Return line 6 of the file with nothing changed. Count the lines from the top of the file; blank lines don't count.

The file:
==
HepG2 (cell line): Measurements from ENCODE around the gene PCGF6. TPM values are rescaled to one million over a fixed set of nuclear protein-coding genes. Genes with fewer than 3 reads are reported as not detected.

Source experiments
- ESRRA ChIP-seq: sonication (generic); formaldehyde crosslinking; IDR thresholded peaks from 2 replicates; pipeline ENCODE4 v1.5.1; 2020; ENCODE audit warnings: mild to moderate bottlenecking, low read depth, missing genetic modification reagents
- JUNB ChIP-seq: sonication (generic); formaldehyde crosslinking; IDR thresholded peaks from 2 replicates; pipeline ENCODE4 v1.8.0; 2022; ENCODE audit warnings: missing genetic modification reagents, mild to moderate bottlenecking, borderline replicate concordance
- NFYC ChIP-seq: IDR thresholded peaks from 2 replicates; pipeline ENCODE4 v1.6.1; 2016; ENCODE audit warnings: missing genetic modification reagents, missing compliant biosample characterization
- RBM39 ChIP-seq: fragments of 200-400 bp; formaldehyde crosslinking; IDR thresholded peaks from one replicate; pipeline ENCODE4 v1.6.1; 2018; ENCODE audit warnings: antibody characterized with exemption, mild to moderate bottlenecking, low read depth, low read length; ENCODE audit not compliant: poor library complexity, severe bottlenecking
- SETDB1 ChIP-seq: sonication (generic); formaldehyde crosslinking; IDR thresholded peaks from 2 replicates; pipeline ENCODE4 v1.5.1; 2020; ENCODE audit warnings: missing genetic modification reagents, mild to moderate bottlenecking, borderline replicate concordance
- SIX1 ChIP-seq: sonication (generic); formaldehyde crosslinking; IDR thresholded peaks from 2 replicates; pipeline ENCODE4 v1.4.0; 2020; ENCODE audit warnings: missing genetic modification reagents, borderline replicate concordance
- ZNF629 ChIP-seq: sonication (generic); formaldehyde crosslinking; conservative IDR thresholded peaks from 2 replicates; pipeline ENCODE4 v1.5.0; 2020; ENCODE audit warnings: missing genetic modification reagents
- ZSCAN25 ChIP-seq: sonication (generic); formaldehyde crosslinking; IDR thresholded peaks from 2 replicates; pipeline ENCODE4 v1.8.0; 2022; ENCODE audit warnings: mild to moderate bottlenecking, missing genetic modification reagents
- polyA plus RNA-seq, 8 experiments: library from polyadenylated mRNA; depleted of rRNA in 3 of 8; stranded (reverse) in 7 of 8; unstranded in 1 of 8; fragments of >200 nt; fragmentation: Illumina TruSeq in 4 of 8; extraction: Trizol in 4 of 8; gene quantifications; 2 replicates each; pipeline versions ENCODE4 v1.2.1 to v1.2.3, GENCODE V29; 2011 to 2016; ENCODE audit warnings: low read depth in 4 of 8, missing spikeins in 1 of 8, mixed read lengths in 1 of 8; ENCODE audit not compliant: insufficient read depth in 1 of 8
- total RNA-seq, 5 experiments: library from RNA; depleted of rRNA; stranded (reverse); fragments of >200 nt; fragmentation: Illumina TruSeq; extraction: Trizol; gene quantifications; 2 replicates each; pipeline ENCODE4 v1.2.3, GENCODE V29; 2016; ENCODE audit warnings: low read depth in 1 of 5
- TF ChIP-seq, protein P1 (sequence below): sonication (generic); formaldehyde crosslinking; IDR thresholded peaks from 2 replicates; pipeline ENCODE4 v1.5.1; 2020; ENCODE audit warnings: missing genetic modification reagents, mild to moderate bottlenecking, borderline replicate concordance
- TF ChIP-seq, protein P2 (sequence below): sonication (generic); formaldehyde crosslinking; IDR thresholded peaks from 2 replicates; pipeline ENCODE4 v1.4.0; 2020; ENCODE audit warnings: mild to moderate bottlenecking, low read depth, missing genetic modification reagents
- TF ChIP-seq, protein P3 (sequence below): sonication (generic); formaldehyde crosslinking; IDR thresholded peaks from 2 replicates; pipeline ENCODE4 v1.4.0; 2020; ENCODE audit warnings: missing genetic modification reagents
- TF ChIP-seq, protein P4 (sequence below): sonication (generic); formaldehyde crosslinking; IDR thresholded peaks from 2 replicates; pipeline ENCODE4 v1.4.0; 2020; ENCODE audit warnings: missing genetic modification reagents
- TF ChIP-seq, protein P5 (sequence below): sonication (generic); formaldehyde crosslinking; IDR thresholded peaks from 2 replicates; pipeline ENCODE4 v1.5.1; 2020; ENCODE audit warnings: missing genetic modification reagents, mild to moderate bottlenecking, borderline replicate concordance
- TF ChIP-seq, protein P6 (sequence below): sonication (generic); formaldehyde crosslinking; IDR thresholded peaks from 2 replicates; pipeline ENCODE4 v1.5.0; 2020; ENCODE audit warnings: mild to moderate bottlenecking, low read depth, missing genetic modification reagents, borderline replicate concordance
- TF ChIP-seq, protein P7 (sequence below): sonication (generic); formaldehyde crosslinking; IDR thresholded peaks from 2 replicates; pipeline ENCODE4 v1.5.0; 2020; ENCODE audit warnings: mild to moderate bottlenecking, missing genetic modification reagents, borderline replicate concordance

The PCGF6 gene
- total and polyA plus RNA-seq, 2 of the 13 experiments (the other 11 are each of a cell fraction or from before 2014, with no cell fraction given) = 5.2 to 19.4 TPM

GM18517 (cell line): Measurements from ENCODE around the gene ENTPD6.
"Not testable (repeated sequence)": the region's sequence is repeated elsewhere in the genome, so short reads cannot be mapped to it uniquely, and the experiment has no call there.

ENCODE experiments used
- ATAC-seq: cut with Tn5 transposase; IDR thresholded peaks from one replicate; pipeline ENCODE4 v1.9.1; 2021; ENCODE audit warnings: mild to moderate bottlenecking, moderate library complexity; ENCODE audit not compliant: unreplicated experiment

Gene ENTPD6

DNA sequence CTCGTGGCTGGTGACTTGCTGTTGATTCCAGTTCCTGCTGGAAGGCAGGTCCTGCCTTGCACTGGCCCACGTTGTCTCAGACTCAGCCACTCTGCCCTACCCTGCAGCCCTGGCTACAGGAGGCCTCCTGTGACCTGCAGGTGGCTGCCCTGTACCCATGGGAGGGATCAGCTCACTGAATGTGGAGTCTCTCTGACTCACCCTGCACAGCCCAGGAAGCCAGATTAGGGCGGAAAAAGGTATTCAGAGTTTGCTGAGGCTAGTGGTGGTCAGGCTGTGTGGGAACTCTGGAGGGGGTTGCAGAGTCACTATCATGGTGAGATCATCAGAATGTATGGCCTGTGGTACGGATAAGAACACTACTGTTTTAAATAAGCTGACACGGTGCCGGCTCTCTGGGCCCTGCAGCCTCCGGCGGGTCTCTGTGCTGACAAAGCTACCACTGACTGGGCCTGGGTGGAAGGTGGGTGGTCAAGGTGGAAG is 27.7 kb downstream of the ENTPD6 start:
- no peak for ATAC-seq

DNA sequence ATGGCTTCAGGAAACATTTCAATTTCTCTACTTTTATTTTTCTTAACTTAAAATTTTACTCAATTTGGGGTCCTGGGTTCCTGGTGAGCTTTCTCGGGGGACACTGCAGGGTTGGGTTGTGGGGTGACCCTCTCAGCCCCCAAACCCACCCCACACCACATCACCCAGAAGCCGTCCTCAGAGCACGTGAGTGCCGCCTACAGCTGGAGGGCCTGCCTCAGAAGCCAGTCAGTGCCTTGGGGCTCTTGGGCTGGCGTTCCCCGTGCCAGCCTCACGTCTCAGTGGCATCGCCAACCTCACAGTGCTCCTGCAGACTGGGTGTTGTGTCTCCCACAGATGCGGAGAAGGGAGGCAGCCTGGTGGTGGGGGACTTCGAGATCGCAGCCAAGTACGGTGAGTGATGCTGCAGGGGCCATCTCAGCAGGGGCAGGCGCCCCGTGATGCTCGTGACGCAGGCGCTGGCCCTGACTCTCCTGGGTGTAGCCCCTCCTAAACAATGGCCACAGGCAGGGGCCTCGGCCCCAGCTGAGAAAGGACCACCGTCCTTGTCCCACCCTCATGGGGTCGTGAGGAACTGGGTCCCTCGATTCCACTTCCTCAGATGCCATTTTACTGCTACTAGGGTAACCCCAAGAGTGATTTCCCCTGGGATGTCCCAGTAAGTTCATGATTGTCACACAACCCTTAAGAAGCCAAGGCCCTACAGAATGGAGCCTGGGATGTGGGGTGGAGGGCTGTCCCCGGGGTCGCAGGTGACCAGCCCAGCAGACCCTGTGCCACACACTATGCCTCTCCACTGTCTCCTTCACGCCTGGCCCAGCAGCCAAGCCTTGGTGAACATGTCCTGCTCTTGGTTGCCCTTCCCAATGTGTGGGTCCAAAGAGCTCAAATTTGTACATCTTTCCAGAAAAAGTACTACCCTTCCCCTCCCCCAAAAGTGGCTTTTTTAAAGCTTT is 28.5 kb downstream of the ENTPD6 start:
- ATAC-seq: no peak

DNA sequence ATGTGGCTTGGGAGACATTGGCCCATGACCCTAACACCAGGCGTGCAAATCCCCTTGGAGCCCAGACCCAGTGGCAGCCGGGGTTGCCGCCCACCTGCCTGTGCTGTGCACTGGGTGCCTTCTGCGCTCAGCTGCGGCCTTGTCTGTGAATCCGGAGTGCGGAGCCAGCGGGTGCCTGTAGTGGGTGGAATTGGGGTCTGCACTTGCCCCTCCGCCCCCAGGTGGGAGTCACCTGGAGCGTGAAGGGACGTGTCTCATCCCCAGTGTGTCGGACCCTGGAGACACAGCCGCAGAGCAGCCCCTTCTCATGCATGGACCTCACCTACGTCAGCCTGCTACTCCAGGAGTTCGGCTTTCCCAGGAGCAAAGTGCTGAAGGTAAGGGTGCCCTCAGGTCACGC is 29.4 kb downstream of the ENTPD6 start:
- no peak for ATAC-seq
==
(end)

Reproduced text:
- RBM39 ChIP-seq: fragments of 200-400 bp; formaldehyde crosslinking; IDR thresholded peaks from one replicate; pipeline ENCODE4 v1.6.1; 2018; ENCODE audit warnings: antibody characterized with exemption, mild to moderate bottlenecking, low read depth, low read length; ENCODE audit not compliant: poor library complexity, severe bottlenecking